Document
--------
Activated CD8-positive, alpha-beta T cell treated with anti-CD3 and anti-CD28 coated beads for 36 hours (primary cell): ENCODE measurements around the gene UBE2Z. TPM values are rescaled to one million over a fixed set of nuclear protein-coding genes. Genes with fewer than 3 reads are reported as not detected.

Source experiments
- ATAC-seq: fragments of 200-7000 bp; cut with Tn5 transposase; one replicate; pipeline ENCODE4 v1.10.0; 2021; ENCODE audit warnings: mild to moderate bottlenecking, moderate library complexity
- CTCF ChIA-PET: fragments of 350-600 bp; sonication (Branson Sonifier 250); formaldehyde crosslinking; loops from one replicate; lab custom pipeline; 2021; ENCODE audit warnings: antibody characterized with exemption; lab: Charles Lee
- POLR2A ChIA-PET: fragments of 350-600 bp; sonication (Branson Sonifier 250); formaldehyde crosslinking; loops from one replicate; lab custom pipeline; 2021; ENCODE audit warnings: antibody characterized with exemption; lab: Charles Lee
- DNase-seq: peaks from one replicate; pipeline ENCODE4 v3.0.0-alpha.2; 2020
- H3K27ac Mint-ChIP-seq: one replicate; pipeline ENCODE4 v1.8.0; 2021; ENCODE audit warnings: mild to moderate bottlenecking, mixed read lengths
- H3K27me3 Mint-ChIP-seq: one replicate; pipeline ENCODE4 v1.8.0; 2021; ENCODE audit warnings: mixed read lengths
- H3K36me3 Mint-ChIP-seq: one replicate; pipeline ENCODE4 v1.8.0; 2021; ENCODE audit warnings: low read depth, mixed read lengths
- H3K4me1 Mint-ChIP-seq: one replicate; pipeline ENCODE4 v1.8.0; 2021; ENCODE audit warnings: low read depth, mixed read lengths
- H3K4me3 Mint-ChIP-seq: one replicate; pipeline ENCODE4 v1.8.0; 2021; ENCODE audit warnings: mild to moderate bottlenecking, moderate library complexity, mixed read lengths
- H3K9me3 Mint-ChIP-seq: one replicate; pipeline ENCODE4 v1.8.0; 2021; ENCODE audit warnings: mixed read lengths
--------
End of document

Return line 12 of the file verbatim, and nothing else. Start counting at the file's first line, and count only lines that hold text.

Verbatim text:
- H3K9me3 Mint-ChIP-seq: one replicate; pipeline ENCODE4 v1.8.0; 2021; ENCODE audit warnings: mixed read lengths